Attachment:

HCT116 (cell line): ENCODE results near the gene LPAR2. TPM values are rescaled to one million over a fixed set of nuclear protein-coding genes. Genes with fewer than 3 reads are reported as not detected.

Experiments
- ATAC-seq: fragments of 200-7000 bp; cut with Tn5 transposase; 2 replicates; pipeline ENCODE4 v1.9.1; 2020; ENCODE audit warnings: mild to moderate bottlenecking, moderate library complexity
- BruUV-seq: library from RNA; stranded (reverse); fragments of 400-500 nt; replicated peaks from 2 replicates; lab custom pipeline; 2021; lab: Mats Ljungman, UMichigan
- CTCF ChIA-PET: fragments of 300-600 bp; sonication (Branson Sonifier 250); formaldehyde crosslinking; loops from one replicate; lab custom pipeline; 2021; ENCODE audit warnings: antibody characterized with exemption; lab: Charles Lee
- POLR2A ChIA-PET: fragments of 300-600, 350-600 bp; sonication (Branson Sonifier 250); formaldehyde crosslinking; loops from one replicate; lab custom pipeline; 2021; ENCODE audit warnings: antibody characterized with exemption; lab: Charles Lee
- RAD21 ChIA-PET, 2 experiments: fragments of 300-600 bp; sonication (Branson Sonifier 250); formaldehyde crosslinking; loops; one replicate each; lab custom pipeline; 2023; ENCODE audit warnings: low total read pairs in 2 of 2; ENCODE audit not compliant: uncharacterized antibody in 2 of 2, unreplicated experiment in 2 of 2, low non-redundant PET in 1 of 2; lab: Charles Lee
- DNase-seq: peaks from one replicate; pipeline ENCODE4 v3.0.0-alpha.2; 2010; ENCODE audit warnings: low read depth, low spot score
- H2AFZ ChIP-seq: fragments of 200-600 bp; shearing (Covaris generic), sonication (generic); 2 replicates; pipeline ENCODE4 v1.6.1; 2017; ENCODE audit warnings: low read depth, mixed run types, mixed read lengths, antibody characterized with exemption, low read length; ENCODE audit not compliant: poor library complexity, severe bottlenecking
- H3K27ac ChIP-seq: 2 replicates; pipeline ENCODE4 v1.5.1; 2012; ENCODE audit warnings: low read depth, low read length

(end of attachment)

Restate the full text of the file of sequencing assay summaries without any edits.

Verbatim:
HCT116 (cell line): ENCODE results near the gene LPAR2. TPM values are rescaled to one million over a fixed set of nuclear protein-coding genes. Genes with fewer than 3 reads are reported as not detected.

Experiments
- ATAC-seq: fragments of 200-7000 bp; cut with Tn5 transposase; 2 replicates; pipeline ENCODE4 v1.9.1; 2020; ENCODE audit warnings: mild to moderate bottlenecking, moderate library complexity
- BruUV-seq: library from RNA; stranded (reverse); fragments of 400-500 nt; replicated peaks from 2 replicates; lab custom pipeline; 2021; lab: Mats Ljungman, UMichigan
- CTCF ChIA-PET: fragments of 300-600 bp; sonication (Branson Sonifier 250); formaldehyde crosslinking; loops from one replicate; lab custom pipeline; 2021; ENCODE audit warnings: antibody characterized with exemption; lab: Charles Lee
- POLR2A ChIA-PET: fragments of 300-600, 350-600 bp; sonication (Branson Sonifier 250); formaldehyde crosslinking; loops from one replicate; lab custom pipeline; 2021; ENCODE audit warnings: antibody characterized with exemption; lab: Charles Lee
- RAD21 ChIA-PET, 2 experiments: fragments of 300-600 bp; sonication (Branson Sonifier 250); formaldehyde crosslinking; loops; one replicate each; lab custom pipeline; 2023; ENCODE audit warnings: low total read pairs in 2 of 2; ENCODE audit not compliant: uncharacterized antibody in 2 of 2, unreplicated experiment in 2 of 2, low non-redundant PET in 1 of 2; lab: Charles Lee
- DNase-seq: peaks from one replicate; pipeline ENCODE4 v3.0.0-alpha.2; 2010; ENCODE audit warnings: low read depth, low spot score
- H2AFZ ChIP-seq: fragments of 200-600 bp; shearing (Covaris generic), sonication (generic); 2 replicates; pipeline ENCODE4 v1.6.1; 2017; ENCODE audit warnings: low read depth, mixed run types, mixed read lengths, antibody characterized with exemption, low read length; ENCODE audit not compliant: poor library complexity, severe bottlenecking
- H3K27ac ChIP-seq: 2 replicates; pipeline ENCODE4 v1.5.1; 2012; ENCODE audit warnings: low read depth, low read length